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Early Travels in Palestine

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Early Travels in Palestine

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Early Travels in Palestine
Comprising the Narratives of Arculf, Willibald, Bernard, Saewulf, Sigurd, Benjamin of Tudela, Sir John Maundeville, De La Brocquiere, and Maundrell
Edited, with notes, by Thomas Wright
Dover Books, 2011, 552 pages
ISBN: 978-1-616-40525-0

Reviewed by Israel Drazin - January 28, 2013

This is a reprint of the 1848 book by Thomas Wright (1810-1877) in which he included the narratives of nine authors who visited Palestine from the eighth to the seventeenth century, including a saga by a twelfth century crusader. Each of the nine authors comments upon the people they saw, events, and various cultures of their time. These first-hand accounts are informative and interesting. I will focus in this review on the trip of Benjamin of Tudela, which was composed by a Jewish man, apparently a merchant, who visited quite a few countries, including what was then called Palestine, which is named Israel today. I also wrote a review of "The Itinerary of Benjamin of Tudela," which I recommend to readers who are interested in this trip.

Benjamin apparently lived from 1130 to 1173. Virtually nothing is known about his personal life. He is called Rabbi Benjamin in the beginning of his book, but this part of the book was most likely added after his death. There is no indication that he was a rabbi, although it is clear that he was educated. His trip began in 1165 from his hometown in Spain. He visited France, Germany, Italy, Constantinople, Baghdad, Persia, Africa, and many other places, a total of some 300 cities. He came to Asia about a hundred years before Marco Polo. He focuses for the most part on the Jewish population of the cities and mentions the number of Jews living in the cities and the Jewish leaders of the community, but he also speaks about non-Jews. His book is considered important because of the otherwise unknown information he gives about daily life in the middle ages.

Some of the many interesting facts that Benjamin gives includes the following. The Jews of Constantinople were brutally oppressed, they weren't even allowed to ride horses, but the king's physician was Jew who was allowed to ride on a horse. In Cyprus, there were Jews who followed the ancient biblical practice where the day begins at day break, rather than the current Jewish view that it starts at sundown, and they observed the Sabbath from Saturday morning until Sunday morning. He wrote that Jews bring the bones of their dead to Hebron, the traditional burial place of Abraham and the other patriarchs and matriarchs, so that they can be buried near these saintly people.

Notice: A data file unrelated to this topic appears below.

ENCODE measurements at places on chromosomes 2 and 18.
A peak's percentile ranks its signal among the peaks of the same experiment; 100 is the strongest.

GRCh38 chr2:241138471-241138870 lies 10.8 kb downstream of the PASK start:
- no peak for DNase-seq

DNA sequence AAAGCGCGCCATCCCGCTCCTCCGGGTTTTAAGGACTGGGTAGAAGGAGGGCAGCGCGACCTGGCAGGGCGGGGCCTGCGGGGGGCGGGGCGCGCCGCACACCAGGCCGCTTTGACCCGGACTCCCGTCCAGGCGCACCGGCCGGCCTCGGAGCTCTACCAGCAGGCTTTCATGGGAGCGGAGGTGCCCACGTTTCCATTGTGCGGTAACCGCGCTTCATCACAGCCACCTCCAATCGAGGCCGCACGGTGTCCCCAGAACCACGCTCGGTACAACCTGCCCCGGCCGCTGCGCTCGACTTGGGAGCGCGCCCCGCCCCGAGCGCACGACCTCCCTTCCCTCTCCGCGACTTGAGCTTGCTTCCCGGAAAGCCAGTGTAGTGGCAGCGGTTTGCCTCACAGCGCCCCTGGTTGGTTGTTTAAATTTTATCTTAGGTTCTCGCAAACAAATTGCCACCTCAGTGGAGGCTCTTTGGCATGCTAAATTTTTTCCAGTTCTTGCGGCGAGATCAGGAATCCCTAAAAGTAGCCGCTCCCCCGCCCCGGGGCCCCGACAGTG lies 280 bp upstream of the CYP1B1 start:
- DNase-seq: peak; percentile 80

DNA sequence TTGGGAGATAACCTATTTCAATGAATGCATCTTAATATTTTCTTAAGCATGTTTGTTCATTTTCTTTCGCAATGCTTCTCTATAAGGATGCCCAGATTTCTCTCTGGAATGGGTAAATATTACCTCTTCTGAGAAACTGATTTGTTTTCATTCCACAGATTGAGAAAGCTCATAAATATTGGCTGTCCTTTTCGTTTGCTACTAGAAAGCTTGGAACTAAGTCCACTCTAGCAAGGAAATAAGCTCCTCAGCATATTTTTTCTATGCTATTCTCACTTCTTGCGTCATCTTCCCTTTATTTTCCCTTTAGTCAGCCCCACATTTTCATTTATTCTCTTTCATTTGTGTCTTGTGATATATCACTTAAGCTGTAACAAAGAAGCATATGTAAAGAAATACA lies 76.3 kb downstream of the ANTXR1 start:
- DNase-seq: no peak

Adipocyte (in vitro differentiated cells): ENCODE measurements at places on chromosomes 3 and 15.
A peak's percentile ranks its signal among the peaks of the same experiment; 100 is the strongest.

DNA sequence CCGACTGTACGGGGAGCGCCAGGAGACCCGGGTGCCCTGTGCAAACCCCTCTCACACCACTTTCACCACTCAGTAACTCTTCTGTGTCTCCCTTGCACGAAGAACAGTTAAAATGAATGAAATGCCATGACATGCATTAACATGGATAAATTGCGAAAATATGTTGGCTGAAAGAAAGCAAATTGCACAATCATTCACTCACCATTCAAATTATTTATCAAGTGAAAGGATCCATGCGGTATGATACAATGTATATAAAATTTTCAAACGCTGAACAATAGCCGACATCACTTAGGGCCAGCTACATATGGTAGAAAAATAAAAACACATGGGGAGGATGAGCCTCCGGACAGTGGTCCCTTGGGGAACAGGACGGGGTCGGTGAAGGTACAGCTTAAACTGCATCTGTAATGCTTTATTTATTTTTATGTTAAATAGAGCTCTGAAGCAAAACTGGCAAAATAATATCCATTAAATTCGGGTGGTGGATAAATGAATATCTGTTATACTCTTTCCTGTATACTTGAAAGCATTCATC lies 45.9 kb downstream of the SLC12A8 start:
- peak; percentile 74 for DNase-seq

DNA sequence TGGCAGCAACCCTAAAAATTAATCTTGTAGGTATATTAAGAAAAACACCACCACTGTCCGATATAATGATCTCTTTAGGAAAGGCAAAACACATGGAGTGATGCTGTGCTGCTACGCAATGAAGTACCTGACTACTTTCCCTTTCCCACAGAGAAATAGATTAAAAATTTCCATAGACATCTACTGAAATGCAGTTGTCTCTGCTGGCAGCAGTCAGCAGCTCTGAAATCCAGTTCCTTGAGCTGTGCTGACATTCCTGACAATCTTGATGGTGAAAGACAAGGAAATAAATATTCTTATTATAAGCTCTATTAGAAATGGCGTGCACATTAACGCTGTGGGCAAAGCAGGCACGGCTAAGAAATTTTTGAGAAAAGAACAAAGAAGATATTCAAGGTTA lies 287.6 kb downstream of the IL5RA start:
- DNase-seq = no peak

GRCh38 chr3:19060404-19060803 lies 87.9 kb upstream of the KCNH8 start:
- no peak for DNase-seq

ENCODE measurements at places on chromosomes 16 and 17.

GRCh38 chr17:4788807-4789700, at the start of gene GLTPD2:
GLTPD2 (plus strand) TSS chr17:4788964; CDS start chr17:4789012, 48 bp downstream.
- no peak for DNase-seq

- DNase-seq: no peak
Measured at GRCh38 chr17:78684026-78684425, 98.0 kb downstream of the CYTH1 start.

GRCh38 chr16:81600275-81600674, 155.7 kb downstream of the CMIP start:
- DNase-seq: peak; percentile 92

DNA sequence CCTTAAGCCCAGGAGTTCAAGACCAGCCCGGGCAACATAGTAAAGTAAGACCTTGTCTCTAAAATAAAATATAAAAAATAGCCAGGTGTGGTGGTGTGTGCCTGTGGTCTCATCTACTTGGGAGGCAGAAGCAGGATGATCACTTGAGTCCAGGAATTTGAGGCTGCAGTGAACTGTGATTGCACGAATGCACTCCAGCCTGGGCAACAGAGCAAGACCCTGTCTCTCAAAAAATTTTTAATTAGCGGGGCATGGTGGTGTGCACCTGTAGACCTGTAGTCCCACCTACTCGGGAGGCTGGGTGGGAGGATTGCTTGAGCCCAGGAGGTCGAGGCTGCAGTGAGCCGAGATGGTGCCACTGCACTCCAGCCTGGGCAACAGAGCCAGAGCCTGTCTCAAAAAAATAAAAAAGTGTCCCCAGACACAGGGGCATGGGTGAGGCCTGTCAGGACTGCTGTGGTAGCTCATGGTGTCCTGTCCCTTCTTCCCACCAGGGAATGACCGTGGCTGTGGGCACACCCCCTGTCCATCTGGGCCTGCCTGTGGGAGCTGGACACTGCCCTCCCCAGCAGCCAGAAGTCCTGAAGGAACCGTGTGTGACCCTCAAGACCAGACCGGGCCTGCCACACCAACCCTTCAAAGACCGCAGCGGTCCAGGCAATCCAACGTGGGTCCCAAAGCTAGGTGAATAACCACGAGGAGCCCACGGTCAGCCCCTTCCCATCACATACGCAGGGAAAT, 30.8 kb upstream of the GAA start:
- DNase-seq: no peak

While much of Benjamin's reports are correct, his book is also filled with incorrect information. He thought that the Western Wall in Jerusalem, which we know was the outer wall of the Temple Court, was an inner wall, the wall of the temple's holy of holies. He saw a salt pillar near the Dead Sea and was told it was the pillar of Lot's wife, from the time she was turned into salt, when she looked back at the destruction of the city of Sodom, and he believed what he was told. In Damascus, he believed a report that a mosque was partially made out of the wood from the biblical Noah's ark. He was told and believed that the Pope in Rome had Jewish advisors; the Roman emperor Galba had a palace that was three miles long and had 360 windows equal to the number of days in a year; Rome had two copper pillars built by King Solomon which sweated or wept each year on the ninth day of the Hebrew month Ab, the traditional date on which the Jerusalem temples were destroyed in 586 BCE and 70 CE; the ancient Egyptian pyramids were constructed by magic; and the legendary King Romulus, the founder of Rome, feared the Israelite King David. Thus, it should be clear that along with facts accepted by scholars as being true, there were many superstitions in Benjamin's account that were most likely untrue.

Benjamin's fascinating story of the life and death of David Alroy is the principle source about this pseudo-messiah. See my review of Benjamin Disraeli's novel Alroy for information about this "prince of the captivity." [Note: If you click on the title, Alroy, you will find the review mentioned located toward the bottom of the page.]

Dr. Israel Drazin is the author of eighteen books, including a series of five volumes on the Aramaic translation of the Hebrew Bible, which he co-authors with Dr. Stanley M. Wagner, and a series of four books on the twelfth century philosopher Moses Maimonides, the latest being Maimonides: Reason Above All, published by Gefen Publishing House, His latest book on the Aramaic translation is Understanding Onkelos, published in 2012 by Targum Press. His website is

The views expressed in this review/article are those of the author, and do not necessarily reflect the views of The Jewish Eye.
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